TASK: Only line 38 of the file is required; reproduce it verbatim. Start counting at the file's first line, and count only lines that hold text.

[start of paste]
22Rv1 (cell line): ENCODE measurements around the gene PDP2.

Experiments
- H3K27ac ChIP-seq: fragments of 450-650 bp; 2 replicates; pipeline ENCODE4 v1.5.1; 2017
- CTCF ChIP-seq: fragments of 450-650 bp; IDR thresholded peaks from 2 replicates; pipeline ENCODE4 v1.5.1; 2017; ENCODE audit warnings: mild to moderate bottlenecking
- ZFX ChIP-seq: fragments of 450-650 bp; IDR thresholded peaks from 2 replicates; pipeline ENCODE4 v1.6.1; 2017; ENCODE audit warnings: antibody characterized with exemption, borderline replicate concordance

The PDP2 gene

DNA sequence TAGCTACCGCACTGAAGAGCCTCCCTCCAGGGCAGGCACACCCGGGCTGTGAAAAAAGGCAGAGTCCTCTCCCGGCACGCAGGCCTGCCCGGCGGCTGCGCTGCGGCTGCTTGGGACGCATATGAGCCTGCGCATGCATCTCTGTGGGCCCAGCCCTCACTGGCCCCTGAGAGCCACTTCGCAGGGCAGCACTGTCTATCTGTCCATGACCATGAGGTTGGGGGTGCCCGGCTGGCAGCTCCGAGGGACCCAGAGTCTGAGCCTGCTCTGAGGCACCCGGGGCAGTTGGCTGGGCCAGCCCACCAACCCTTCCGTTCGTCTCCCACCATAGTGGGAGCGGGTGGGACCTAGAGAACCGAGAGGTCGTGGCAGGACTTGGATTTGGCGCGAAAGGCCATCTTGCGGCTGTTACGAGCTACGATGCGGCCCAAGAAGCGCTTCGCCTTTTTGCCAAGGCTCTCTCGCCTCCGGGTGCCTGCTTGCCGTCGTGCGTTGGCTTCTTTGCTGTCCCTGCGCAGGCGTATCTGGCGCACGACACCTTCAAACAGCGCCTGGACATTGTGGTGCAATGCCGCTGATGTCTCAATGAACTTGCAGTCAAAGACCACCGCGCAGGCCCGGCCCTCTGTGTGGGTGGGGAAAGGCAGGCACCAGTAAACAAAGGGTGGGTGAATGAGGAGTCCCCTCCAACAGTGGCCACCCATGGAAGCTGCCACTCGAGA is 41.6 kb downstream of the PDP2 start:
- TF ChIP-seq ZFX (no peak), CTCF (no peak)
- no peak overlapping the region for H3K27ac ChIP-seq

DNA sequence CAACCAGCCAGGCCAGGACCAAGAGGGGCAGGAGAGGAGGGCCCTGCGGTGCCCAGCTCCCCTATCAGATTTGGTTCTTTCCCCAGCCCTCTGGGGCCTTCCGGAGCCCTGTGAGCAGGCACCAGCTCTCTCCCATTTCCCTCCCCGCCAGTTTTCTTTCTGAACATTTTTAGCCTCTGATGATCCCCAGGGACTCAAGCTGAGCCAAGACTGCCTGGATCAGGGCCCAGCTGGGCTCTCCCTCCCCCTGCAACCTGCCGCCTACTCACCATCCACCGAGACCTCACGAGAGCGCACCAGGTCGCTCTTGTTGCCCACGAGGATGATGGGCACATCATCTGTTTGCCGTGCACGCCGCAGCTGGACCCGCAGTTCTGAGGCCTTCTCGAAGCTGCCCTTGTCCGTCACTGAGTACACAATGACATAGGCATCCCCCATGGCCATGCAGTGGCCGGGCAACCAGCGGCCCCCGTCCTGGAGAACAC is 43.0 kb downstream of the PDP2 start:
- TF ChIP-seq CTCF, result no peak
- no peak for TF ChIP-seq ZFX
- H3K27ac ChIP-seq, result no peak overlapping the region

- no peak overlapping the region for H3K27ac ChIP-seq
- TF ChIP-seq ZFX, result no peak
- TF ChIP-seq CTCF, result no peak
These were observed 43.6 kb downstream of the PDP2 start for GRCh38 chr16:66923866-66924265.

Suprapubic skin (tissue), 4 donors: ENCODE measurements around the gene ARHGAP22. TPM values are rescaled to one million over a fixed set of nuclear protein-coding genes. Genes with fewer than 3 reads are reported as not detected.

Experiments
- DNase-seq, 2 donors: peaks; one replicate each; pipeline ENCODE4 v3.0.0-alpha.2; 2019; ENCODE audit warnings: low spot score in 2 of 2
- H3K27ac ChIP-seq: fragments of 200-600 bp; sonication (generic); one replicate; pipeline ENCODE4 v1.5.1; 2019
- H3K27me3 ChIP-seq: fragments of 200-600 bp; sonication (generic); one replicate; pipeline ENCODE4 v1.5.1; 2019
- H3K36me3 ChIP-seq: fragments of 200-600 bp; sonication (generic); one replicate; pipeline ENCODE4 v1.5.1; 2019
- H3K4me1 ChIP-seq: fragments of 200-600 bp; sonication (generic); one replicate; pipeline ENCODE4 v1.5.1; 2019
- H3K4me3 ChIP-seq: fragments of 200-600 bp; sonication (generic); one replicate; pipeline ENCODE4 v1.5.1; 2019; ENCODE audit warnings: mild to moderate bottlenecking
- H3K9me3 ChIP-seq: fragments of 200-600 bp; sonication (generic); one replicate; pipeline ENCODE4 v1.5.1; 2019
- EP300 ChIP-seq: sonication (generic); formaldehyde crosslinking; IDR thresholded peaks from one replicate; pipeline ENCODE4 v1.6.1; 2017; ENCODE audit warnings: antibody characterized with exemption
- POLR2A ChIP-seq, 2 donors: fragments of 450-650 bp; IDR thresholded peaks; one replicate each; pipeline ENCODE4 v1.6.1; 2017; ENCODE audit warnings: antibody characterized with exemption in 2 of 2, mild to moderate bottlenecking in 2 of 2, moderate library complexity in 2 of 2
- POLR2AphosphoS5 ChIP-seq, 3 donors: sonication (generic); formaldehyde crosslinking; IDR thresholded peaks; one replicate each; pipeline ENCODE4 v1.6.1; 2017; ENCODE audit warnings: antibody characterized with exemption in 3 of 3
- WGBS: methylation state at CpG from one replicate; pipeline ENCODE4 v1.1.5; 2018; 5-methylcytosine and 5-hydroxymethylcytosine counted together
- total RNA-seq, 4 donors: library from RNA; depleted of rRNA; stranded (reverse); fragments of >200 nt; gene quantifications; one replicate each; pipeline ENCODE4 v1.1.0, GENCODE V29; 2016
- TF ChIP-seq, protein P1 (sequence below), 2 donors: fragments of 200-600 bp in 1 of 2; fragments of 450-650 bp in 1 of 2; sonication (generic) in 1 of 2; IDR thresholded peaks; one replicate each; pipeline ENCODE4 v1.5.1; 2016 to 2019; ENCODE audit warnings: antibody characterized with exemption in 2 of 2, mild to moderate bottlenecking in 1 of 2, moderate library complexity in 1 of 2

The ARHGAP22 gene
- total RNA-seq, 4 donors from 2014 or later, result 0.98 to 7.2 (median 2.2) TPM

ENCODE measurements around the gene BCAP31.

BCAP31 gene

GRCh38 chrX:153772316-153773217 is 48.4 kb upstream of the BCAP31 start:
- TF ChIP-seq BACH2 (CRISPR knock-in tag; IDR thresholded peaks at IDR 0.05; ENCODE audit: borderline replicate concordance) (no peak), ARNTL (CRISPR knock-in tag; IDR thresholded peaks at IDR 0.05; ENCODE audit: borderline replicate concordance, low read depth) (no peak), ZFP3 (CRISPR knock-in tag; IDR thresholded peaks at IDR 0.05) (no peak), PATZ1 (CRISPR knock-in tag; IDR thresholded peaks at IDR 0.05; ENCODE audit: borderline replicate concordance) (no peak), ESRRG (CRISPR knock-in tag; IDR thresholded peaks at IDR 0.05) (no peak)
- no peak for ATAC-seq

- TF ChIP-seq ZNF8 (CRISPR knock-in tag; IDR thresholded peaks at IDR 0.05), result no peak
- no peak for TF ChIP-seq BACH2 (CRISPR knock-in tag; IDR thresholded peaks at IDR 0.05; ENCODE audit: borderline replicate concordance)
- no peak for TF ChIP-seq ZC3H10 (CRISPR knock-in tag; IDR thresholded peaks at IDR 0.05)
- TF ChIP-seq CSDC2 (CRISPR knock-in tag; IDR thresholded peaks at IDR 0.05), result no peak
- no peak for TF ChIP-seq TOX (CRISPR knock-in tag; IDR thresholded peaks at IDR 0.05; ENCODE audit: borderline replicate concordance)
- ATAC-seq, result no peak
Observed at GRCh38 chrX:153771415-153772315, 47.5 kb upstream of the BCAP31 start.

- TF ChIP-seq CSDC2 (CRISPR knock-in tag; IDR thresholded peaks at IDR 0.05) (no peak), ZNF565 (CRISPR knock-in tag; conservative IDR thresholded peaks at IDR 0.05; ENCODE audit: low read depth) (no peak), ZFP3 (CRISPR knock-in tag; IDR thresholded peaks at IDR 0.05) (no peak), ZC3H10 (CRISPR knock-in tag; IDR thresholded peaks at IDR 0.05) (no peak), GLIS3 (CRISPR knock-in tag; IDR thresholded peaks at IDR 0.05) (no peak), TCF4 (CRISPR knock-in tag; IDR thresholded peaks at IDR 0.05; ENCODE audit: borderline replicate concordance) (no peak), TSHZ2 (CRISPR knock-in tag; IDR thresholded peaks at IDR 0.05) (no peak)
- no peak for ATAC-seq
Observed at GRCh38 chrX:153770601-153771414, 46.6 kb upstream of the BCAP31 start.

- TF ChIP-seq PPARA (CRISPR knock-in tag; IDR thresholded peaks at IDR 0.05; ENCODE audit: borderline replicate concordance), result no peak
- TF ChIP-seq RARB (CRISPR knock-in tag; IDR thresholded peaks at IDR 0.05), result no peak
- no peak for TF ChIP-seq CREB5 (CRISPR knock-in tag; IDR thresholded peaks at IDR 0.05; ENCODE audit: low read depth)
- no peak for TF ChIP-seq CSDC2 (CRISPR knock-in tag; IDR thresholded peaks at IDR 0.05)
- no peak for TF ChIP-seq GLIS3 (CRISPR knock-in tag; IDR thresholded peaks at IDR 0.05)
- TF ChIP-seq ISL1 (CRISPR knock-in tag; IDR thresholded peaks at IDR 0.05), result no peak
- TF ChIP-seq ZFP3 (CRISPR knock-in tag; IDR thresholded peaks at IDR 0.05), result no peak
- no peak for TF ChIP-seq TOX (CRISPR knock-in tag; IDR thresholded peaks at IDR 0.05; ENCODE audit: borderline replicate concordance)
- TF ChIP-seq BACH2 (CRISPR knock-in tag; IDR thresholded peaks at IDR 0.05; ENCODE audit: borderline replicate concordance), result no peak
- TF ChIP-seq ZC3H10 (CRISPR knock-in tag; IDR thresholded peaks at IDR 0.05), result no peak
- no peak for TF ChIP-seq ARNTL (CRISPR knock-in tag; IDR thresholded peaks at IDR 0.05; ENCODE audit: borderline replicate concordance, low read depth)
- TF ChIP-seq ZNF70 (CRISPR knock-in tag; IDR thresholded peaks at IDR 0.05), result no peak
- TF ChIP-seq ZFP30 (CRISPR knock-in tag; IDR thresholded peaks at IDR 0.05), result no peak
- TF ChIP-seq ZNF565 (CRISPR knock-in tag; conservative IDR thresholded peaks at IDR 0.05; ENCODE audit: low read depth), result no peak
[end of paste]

- TF ChIP-seq BACH2 (CRISPR knock-in tag; IDR thresholded peaks at IDR 0.05; ENCODE audit: borderline replicate concordance) (no peak), ARNTL (CRISPR knock-in tag; IDR thresholded peaks at IDR 0.05; ENCODE audit: borderline replicate concordance, low read depth) (no peak), ZFP3 (CRISPR knock-in tag; IDR thresholded peaks at IDR 0.05) (no peak), PATZ1 (CRISPR knock-in tag; IDR thresholded peaks at IDR 0.05; ENCODE audit: borderline replicate concordance) (no peak), ESRRG (CRISPR knock-in tag; IDR thresholded peaks at IDR 0.05) (no peak)